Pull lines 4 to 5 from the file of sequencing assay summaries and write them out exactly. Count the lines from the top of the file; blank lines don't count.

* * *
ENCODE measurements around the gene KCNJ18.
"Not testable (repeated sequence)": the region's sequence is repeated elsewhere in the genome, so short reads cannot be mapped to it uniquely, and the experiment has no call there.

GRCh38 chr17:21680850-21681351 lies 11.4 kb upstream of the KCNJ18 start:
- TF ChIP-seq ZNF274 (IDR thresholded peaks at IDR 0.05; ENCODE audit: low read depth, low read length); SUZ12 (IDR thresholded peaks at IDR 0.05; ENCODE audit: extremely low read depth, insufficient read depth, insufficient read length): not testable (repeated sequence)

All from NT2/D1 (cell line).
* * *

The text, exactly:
- TF ChIP-seq ZNF274 (IDR thresholded peaks at IDR 0.05; ENCODE audit: low read depth, low read length); SUZ12 (IDR thresholded peaks at IDR 0.05; ENCODE audit: extremely low read depth, insufficient read depth, insufficient read length): not testable (repeated sequence)

All from NT2/D1 (cell line).